Many flying insects tend to have very jagged trajectories. For moves of a fruit fly looks like a random walk.

Is there any research on the properties of trajectories (e.g. their fractal dimension or mathematical models producing similar behaviour)?

Besides the path of a single insect, I am also interested in the interaction of a small number of insects (e.g. 2 or 3).

I am aware of the research in flocking and swarming (e.g. Tamas Vicsek, Anna Zafiris, Collective motion 2010) and of techniques of obtaining such trajectories (e.g. Danping Zou, Yan Qiu Chen, Acquiring 3D motion trajectories of large numbers of swarming animals or an open access pdf, 2009). However, I haven't found within them an answer to my particular question.

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    $\begingroup$ I'm curious what is your purpose in consideration of insect movements in isolation of their function (avoiding predators, looking for prey, finding new habitat patch etc.) $\endgroup$
    – Marta Cz-C
    Commented Jan 23, 2012 at 19:28
  • $\begingroup$ @MartaCz-C: Abstraction sometimes helps (I am a physicists). And properties of the trajectory are very likely in a close relationship both to optimizing certain actions (avoiding predators, looking for prey, finding new habitat patch etc.) while being bounded by constrains (physiological, energy, ...). $\endgroup$ Commented Jan 24, 2012 at 18:17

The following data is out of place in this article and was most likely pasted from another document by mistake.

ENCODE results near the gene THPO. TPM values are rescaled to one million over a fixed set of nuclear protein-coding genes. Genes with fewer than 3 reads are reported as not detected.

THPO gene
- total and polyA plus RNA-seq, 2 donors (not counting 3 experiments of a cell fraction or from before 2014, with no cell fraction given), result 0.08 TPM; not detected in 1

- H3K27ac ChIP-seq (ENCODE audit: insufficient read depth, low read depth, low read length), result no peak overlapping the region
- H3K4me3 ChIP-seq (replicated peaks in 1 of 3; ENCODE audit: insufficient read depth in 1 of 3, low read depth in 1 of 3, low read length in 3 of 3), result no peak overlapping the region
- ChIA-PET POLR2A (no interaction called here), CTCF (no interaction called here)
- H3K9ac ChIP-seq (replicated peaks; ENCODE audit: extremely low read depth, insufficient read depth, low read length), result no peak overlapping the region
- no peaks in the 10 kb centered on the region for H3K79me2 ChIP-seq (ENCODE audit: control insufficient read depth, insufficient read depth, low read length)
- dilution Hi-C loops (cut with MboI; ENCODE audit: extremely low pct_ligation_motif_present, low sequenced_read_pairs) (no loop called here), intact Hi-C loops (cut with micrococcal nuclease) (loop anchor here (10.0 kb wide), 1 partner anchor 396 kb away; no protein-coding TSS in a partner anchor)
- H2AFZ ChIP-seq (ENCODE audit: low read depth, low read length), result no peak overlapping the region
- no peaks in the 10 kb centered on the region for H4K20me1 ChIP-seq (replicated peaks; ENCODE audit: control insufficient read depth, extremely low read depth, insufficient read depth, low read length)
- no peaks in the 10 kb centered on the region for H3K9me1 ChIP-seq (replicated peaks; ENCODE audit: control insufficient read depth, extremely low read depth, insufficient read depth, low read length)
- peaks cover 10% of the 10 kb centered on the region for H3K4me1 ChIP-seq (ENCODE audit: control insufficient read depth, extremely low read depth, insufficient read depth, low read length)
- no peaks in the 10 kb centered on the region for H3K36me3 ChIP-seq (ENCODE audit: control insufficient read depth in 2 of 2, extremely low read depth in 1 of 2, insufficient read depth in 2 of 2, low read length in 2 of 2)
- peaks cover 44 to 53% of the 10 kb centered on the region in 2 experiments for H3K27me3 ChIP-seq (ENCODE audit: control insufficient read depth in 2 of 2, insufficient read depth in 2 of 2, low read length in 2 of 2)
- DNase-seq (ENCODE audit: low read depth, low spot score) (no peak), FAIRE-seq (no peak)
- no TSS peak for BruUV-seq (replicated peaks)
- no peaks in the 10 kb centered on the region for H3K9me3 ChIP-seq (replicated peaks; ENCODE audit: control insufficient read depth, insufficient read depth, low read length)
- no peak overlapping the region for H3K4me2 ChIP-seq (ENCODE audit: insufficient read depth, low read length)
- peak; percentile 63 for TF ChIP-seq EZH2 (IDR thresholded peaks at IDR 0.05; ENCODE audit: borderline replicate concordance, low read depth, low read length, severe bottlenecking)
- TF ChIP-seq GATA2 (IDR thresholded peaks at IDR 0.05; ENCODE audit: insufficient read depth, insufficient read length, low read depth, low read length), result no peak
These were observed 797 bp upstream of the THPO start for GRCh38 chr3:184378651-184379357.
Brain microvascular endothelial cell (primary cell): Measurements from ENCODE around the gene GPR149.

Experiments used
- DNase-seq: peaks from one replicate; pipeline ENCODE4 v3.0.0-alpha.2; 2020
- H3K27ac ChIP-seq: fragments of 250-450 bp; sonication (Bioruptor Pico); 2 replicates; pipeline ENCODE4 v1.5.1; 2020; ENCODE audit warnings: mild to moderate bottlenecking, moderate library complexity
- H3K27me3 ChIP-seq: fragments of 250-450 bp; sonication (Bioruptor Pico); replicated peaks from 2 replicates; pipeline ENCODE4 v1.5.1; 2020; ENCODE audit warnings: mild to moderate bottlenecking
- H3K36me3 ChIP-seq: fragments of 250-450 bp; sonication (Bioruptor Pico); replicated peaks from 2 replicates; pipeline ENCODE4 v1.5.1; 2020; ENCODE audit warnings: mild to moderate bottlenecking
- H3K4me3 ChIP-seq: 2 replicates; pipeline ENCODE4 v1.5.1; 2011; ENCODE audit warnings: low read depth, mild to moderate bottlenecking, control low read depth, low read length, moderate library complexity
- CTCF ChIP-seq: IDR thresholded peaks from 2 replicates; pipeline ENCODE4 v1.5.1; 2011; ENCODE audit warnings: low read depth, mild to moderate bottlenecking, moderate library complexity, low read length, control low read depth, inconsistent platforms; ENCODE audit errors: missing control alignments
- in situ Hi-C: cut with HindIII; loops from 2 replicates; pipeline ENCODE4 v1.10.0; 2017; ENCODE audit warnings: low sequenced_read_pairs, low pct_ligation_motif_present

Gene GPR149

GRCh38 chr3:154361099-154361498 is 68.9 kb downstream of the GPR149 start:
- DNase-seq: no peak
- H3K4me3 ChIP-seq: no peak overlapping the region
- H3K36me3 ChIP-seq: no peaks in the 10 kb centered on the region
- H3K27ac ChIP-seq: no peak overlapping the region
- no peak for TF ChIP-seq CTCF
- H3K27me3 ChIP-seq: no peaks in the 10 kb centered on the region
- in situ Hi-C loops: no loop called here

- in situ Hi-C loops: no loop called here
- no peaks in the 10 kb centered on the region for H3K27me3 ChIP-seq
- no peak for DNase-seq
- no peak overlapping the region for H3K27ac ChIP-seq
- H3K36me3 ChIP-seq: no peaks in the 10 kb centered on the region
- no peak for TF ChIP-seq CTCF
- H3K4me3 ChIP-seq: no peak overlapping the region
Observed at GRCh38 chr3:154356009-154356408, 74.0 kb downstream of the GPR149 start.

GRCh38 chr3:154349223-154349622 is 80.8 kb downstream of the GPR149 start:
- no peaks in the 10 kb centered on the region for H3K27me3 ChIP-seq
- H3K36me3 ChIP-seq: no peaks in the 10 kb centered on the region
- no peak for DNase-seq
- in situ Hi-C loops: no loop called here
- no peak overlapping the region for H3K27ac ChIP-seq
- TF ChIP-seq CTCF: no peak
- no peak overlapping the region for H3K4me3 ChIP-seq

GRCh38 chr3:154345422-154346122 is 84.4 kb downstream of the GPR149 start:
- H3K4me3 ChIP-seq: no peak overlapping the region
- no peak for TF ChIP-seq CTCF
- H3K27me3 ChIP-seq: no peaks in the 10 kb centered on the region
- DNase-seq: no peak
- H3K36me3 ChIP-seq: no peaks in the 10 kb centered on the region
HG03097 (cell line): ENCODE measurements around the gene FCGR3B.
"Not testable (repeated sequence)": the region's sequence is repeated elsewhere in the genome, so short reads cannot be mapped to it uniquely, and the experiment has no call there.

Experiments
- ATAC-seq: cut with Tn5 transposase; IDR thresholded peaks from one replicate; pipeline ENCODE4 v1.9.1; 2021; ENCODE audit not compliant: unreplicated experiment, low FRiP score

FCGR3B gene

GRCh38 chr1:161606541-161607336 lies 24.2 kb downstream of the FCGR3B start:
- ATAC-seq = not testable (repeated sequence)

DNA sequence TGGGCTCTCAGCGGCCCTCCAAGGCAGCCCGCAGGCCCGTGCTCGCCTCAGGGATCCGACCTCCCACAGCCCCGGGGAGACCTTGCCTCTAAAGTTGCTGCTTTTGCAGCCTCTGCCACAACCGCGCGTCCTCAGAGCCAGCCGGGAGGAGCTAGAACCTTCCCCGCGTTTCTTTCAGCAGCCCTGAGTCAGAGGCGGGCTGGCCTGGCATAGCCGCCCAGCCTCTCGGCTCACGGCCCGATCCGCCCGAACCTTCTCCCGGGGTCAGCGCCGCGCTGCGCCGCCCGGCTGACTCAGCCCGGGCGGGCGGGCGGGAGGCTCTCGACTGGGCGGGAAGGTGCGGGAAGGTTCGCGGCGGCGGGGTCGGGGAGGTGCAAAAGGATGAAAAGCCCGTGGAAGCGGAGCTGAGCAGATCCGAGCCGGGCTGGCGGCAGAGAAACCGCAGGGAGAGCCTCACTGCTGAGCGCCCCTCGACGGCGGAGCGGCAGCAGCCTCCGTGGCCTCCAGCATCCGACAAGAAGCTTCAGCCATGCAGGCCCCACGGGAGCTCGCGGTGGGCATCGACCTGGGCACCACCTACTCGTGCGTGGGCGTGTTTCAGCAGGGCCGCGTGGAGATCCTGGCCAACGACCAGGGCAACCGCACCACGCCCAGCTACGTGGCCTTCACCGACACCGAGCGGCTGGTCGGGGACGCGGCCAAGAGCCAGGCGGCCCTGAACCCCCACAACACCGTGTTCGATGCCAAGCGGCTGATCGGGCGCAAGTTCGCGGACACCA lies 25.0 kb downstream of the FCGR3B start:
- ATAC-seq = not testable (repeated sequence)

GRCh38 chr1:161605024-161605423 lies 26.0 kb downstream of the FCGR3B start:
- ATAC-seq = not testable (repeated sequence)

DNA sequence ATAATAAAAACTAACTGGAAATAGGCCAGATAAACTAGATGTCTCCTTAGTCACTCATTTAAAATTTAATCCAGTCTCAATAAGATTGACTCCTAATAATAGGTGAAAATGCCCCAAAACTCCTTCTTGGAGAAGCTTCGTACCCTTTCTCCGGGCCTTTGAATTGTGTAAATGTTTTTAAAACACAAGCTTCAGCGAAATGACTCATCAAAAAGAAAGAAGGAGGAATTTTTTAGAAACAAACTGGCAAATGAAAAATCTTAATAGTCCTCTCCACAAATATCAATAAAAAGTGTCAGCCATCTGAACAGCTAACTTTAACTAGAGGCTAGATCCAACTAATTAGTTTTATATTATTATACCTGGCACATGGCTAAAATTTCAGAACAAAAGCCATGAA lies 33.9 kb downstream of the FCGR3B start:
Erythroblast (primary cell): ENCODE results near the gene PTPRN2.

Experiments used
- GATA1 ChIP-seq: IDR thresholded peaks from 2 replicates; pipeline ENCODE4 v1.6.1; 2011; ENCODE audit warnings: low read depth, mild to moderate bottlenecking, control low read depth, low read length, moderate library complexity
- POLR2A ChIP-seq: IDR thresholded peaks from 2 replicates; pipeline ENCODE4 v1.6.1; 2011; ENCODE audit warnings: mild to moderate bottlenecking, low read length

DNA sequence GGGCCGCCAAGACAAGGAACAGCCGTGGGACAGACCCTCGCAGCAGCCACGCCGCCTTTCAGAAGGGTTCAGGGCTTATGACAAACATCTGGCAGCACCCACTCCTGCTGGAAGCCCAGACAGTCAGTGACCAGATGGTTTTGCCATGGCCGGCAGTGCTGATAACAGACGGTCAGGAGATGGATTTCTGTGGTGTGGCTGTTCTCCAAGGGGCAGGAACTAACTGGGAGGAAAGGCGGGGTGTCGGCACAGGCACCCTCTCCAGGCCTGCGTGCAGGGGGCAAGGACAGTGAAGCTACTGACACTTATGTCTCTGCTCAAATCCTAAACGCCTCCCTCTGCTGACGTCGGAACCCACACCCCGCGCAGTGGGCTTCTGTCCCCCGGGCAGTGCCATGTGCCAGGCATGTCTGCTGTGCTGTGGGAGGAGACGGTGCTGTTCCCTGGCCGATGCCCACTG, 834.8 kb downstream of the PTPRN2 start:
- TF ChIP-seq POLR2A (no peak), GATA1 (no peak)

2 Answers 2


Dickinson (2005) has a good review of insect flight, including behavior, biomechanics, electrophysiology, and neural control with links to more of the primary literature. What follows is a general summary thereof.

The jagged trajectories you mention are called saccades in the insect flight literature. In Drosophila, saccades are ~90° turns accomplished in approximately 50 ms. Because flies can't move their eyes independently of their heads, saccades are though to allow a relatively constant visual field most of the time, interspersed with rapid reorientations during which the fly is "blind."

The actual turn begins with the generation of a torque, which starts the fly turning. Shortly thereafter, the halteres sense this change and a counter-torque is produces, which stops the turn.

Rather than random turns, Drosophila are turning away from visual expansion as they near objects. So as they move closer to an object, it expands in their visual field, and they turn away from it.

Schematic of fruit fly turning

  • $\begingroup$ Thanks, a good and informative answer. However, I am interested not only in saccades but the whole patterns of movement (so also structures at different time scales, e.g. minutes). $\endgroup$ Commented Jan 23, 2012 at 13:21

Quick search - Some articles that may interest you:

  1. Random walk model of insect movements
    Kareiva P. M., Shigesada N. (1983). Analyzing insect movement as a correlated random walk. Oecologia 56(2-3) 234-238

  2. Artificial life model of flying insects and its comparison to real insects navigation strategies.
    Dale K., Collett T. C. (2001). Using artificial evolution and selection to model insect navigation. Current Biology 11(17) 1305–1316

  3. The last one is not about insects, but it's a trial to practical usage of the mathematical analisys of invertebrate movements.
    Shimizu N. et al. (2002). Fractal analysis of Daphnia motion for acute toxicity bioassay. Environmental Toxicology 17(5) 441–448

  • $\begingroup$ This is not an answer but a list of references. Whether accepted by the poster or upvoted by the hoi polloi, it should be edited to provide an explanation (unlikely after ten years) or converted to series of comments and then deleted by the mods. $\endgroup$
    – David
    Commented Apr 3, 2022 at 19:51

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